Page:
Updated: May 24
As salaamu 'alaykum and welcome to the Aafiyah family. We are glad to have you. First, a bit of an introduction...My name is 'Demi Fauziyyah. I am a homeschool mom of three, a public health researcher, and long-time resident of Prince George's County. With the help of many brilliant minds, The Aafiyah Project was found earlier in May 2020. This was right in the midst of Maryland's stay-at-home order and trying to understand the new global pandemic we have come to know as COVID-19.
Remember early 2020?
Just to take you on a quick memory lane...remember end of March 2020? Yes, right around the time that news about the COVID-19 pandemic really began to hit home and everything began to shut down…schools, masajid, community centers, workplaces, businesses etc. By April, the state of Maryland, and pretty much all of the United States, issued stay-at-home orders due to the pandemic. The future looked bleak as most stayed home in fear of what lurked out there in form of a virus. By the month of May, we began getting more concrete data of how COVID-19 disproportionately affects African Americans.
As the numbers for COVID-19 cases began to pour in, this glaring reality of health disparities could not be ignored. In state after state, African Americans were noted to be the demographic group most affected by COVID-19. According to data reported by Maryland Department of Health, African Americans accounted for 29% of the cases and 41% of confirmed deaths in its June data (1). More disturbing is the fact that Prince George's County, one of the nation's most affluent majority African American county in the country (2), is the county most affected by the pandemic in the state of Maryland.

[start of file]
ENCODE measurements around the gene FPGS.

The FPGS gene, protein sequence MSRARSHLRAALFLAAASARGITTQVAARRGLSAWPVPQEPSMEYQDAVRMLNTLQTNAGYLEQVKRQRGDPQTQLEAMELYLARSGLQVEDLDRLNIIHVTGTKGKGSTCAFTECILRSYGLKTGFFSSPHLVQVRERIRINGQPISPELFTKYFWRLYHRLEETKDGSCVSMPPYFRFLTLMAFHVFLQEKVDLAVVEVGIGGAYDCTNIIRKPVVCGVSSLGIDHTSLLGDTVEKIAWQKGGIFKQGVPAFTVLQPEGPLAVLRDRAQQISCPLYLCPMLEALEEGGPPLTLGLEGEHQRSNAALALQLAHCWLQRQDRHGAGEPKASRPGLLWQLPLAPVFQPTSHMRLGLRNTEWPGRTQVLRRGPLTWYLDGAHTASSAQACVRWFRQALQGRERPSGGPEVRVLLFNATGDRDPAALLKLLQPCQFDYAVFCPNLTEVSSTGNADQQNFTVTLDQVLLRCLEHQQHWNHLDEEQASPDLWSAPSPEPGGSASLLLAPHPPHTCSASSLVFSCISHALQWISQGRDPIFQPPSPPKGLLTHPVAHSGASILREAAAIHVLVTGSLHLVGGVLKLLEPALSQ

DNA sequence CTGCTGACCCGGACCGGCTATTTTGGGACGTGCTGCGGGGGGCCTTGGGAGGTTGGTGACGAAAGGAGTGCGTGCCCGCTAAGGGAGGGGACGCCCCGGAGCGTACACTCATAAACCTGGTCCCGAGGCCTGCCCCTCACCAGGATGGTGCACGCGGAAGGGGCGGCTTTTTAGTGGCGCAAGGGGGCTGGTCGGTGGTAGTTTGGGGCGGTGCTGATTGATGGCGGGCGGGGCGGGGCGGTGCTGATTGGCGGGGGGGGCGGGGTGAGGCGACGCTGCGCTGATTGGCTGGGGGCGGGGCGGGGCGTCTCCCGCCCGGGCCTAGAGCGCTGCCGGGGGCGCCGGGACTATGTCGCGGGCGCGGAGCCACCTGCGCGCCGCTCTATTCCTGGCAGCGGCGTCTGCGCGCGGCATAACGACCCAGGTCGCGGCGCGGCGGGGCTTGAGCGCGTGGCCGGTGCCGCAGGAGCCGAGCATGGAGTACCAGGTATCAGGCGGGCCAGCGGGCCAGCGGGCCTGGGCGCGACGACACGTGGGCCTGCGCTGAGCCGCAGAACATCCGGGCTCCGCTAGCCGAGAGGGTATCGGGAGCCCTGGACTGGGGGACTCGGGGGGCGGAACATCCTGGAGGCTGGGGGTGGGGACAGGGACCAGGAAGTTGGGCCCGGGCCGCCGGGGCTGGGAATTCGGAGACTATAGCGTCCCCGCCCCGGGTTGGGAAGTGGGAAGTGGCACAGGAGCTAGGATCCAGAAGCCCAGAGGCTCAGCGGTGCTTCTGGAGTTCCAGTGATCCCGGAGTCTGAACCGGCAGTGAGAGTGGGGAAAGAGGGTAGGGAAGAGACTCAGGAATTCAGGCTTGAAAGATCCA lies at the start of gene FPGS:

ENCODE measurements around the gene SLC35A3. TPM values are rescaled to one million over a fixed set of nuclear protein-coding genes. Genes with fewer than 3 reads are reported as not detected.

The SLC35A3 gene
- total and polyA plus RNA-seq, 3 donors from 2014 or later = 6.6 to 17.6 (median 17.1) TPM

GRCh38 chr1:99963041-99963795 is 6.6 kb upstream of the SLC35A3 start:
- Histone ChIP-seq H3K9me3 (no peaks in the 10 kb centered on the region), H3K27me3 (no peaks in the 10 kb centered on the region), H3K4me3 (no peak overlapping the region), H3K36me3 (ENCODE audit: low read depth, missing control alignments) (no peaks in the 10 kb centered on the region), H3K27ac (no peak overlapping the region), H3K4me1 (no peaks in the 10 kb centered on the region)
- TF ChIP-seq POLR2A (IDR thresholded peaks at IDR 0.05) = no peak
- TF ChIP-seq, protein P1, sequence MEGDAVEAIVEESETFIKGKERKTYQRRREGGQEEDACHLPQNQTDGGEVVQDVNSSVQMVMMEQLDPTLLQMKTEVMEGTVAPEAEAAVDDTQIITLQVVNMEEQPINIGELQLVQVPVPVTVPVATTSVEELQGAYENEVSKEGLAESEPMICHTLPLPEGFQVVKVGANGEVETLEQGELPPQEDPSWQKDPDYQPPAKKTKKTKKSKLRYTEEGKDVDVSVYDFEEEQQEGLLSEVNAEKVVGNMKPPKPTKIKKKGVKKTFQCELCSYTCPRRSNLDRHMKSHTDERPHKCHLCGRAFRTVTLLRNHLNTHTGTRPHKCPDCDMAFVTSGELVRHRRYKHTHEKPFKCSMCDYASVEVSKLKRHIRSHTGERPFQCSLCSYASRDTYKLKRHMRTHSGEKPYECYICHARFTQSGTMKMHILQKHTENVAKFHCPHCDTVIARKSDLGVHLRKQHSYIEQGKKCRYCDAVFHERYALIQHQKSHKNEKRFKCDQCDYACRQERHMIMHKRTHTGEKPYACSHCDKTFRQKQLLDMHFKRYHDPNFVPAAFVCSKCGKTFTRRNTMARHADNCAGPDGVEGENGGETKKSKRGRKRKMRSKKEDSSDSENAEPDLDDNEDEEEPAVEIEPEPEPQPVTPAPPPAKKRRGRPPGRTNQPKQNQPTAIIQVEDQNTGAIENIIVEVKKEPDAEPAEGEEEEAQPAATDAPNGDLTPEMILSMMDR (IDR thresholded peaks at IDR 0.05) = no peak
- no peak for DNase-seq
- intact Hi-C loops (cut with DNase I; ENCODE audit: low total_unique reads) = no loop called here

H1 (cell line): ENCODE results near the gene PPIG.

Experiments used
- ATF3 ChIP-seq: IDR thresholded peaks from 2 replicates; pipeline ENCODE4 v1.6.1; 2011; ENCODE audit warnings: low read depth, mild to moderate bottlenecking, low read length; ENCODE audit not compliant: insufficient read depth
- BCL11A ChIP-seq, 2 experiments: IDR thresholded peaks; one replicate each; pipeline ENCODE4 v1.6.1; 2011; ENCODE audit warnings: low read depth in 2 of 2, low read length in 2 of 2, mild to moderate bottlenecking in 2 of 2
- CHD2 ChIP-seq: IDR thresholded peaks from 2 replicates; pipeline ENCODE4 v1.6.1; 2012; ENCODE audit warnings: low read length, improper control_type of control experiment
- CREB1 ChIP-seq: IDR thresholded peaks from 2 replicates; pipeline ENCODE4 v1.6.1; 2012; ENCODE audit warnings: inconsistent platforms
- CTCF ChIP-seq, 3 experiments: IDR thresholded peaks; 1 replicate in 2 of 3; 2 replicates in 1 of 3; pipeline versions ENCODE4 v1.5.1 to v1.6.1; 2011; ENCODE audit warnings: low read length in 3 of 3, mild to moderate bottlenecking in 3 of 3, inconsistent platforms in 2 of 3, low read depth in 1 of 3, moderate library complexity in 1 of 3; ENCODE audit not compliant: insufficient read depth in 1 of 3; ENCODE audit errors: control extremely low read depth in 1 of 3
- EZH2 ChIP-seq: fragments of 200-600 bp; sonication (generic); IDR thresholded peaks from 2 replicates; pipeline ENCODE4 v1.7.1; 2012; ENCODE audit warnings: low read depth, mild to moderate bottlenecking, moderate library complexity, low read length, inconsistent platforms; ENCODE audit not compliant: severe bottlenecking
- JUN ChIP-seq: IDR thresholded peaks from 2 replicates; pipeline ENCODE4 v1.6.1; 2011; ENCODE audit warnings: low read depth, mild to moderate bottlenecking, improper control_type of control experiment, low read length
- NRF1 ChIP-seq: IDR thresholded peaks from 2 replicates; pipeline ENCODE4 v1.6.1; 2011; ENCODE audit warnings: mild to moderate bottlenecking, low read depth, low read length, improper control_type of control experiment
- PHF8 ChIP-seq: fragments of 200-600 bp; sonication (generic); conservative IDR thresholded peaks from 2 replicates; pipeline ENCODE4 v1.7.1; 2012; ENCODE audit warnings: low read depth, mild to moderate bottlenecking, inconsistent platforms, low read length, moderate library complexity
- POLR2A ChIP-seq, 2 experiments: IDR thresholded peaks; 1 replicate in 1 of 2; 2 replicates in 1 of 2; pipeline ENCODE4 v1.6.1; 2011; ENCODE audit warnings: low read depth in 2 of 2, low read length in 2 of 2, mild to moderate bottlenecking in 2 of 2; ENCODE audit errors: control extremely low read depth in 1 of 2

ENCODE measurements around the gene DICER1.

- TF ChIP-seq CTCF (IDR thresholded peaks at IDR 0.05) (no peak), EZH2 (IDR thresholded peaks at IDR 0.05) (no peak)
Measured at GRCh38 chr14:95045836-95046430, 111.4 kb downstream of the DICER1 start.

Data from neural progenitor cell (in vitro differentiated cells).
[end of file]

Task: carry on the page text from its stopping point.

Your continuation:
It is important to note that health disparities is not a new phenomenon. Unfortunately, it has always been part and parcel of the American healthcare system. What COVID-19 did was remind us that the health disparities problem remains a constant, just waiting for the next health crisis. Some of the conditions that make African Americans more susceptible to COVID-19 include our reality of systematic inequalities that drive limited access to health care, a mistrust of the health system, and a litany of pre-existing health conditions (e.g., heart disease, cancer, stroke, diabetes, and chronic lung disease) that exacerbate Corona infection to name a few.
What to do...
The Prophet (salallahu 'alayhi wa salaam) urged his uncle, Al-Abbas, to make the following dua when he asked to be taught a supplication:
اللَّهُمَّ إِنِّي أَسْأَلُكَ الْعَافِيَةَ
"ALLAHUMMA INNI AS' ALUKA AL'AFIYAH"
Meaning: “O Allah, I ask you for Al Aafiyah.”
The dua roughly translates to: “O Allah, I ask you for Al-Afiyah.” Aafiyah is an Arabic term understood to encompasses the well-being of an individual. It includes being in the state of good health, being safeguarded from afflictions, and having adequate sustenance. Guided by the power of this dua, The Aafiyah Project's aim is to make a long-term commitment to addressing the health disparities crisis and have a lasting effect on the well-being of African American Muslims, including black immigrants from Africa and the Caribbean who are just as susceptible to these inequities.
It is my hope that you will join us in our effort to make a lasting change. You can stand with us in many ways by: 1) remembering us in your dua; 2) volunteering with us on various activities and programs addressing health, wellness, and scholastic achievement in the community; and 3) donating to our cause.
1. Maryland Department of Health. (Accessed June 30, 2020). Coronavirus Disease 2019 (COVID-19) Outbreak. https://coronavirus.maryland.gov/
2. Brown, DeNeen L. (January 23, 2015)."Prince George's neighborhoods make 'Top 10 List of Richest Black Communities in America'". The Washington Post. Accessed June 30, 2020.
Written by 'Demi Fauziyyah ADEBO-Adelaja